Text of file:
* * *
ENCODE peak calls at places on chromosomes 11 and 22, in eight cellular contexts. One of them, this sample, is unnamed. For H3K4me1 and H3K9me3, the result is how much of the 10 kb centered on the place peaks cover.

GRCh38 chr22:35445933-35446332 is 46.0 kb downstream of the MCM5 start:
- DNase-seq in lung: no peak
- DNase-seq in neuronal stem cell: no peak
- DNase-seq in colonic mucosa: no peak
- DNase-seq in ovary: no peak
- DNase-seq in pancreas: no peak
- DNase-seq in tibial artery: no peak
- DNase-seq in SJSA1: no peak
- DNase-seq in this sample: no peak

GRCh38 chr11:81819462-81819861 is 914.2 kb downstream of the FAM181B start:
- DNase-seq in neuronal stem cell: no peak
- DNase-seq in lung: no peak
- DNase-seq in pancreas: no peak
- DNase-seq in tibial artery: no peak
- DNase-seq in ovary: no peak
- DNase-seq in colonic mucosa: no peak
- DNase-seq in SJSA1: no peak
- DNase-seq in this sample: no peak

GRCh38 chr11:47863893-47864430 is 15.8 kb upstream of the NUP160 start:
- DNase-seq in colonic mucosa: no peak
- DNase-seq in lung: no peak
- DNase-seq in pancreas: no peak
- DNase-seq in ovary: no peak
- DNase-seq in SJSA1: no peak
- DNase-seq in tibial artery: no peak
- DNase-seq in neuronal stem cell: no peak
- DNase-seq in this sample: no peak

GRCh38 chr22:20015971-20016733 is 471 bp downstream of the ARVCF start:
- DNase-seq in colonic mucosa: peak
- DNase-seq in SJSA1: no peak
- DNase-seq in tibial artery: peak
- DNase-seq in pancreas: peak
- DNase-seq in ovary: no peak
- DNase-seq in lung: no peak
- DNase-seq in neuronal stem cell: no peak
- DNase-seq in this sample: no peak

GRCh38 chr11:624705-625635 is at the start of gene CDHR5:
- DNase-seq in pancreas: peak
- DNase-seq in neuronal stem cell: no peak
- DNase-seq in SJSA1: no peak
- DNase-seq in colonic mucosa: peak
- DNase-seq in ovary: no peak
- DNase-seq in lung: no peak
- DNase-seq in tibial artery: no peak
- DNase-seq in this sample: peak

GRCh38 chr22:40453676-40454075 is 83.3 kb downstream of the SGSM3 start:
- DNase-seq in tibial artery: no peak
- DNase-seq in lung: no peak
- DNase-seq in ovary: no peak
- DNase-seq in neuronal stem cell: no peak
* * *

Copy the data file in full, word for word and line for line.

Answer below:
ENCODE peak calls at places on chromosomes 11 and 22, in eight cellular contexts. One of them, this sample, is unnamed. For H3K4me1 and H3K9me3, the result is how much of the 10 kb centered on the place peaks cover.

GRCh38 chr22:35445933-35446332 is 46.0 kb downstream of the MCM5 start:
- DNase-seq in lung: no peak
- DNase-seq in neuronal stem cell: no peak
- DNase-seq in colonic mucosa: no peak
- DNase-seq in ovary: no peak
- DNase-seq in pancreas: no peak
- DNase-seq in tibial artery: no peak
- DNase-seq in SJSA1: no peak
- DNase-seq in this sample: no peak

GRCh38 chr11:81819462-81819861 is 914.2 kb downstream of the FAM181B start:
- DNase-seq in neuronal stem cell: no peak
- DNase-seq in lung: no peak
- DNase-seq in pancreas: no peak
- DNase-seq in tibial artery: no peak
- DNase-seq in ovary: no peak
- DNase-seq in colonic mucosa: no peak
- DNase-seq in SJSA1: no peak
- DNase-seq in this sample: no peak

GRCh38 chr11:47863893-47864430 is 15.8 kb upstream of the NUP160 start:
- DNase-seq in colonic mucosa: no peak
- DNase-seq in lung: no peak
- DNase-seq in pancreas: no peak
- DNase-seq in ovary: no peak
- DNase-seq in SJSA1: no peak
- DNase-seq in tibial artery: no peak
- DNase-seq in neuronal stem cell: no peak
- DNase-seq in this sample: no peak

GRCh38 chr22:20015971-20016733 is 471 bp downstream of the ARVCF start:
- DNase-seq in colonic mucosa: peak
- DNase-seq in SJSA1: no peak
- DNase-seq in tibial artery: peak
- DNase-seq in pancreas: peak
- DNase-seq in ovary: no peak
- DNase-seq in lung: no peak
- DNase-seq in neuronal stem cell: no peak
- DNase-seq in this sample: no peak

GRCh38 chr11:624705-625635 is at the start of gene CDHR5:
- DNase-seq in pancreas: peak
- DNase-seq in neuronal stem cell: no peak
- DNase-seq in SJSA1: no peak
- DNase-seq in colonic mucosa: peak
- DNase-seq in ovary: no peak
- DNase-seq in lung: no peak
- DNase-seq in tibial artery: no peak
- DNase-seq in this sample: peak

GRCh38 chr22:40453676-40454075 is 83.3 kb downstream of the SGSM3 start:
- DNase-seq in tibial artery: no peak
- DNase-seq in lung: no peak
- DNase-seq in ovary: no peak
- DNase-seq in neuronal stem cell: no peak